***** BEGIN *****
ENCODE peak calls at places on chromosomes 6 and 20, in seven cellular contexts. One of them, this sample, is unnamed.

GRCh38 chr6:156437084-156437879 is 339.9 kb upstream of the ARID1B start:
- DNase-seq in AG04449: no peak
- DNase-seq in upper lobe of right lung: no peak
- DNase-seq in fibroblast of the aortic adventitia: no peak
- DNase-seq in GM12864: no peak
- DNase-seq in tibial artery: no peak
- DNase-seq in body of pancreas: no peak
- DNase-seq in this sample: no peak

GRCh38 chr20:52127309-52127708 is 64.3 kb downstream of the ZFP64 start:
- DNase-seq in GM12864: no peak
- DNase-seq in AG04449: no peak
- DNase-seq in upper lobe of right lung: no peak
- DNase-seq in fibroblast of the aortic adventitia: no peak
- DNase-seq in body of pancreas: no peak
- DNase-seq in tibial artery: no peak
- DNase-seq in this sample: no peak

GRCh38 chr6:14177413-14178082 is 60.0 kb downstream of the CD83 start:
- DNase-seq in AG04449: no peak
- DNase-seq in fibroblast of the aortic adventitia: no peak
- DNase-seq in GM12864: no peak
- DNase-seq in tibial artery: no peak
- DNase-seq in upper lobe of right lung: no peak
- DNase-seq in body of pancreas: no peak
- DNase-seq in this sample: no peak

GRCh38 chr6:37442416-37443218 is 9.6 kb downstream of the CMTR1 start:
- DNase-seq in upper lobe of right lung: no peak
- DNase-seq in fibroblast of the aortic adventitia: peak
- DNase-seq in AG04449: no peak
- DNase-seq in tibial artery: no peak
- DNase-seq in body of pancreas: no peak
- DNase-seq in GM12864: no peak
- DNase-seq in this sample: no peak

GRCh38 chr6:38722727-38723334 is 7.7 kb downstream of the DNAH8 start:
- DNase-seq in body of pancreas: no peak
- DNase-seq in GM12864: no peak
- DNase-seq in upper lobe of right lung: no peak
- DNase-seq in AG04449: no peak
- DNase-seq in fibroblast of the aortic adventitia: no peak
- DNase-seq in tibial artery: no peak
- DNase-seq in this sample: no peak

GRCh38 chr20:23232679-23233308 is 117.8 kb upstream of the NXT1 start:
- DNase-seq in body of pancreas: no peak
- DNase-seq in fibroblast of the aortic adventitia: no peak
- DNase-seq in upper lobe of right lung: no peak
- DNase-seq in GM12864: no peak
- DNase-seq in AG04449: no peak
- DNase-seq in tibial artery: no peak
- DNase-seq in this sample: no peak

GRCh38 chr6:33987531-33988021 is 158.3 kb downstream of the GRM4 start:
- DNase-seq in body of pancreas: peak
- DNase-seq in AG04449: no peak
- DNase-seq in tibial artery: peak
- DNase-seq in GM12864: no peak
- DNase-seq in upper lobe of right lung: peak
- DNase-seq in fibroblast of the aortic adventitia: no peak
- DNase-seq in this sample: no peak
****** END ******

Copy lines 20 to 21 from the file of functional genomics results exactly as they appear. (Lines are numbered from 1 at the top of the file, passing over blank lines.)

- DNase-seq in fibroblast of the aortic adventitia: no peak
- DNase-seq in GM12864: no peak